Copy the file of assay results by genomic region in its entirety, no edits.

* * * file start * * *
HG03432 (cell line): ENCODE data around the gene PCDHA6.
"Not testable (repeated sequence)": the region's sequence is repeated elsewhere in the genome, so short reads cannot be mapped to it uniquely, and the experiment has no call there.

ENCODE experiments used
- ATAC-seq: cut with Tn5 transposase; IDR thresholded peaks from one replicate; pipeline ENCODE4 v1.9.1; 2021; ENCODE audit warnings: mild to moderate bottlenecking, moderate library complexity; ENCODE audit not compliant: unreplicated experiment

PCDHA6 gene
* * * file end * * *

HG03432 (cell line): ENCODE data around the gene PCDHA6.
"Not testable (repeated sequence)": the region's sequence is repeated elsewhere in the genome, so short reads cannot be mapped to it uniquely, and the experiment has no call there.

ENCODE experiments used
- ATAC-seq: cut with Tn5 transposase; IDR thresholded peaks from one replicate; pipeline ENCODE4 v1.9.1; 2021; ENCODE audit warnings: mild to moderate bottlenecking, moderate library complexity; ENCODE audit not compliant: unreplicated experiment

PCDHA6 gene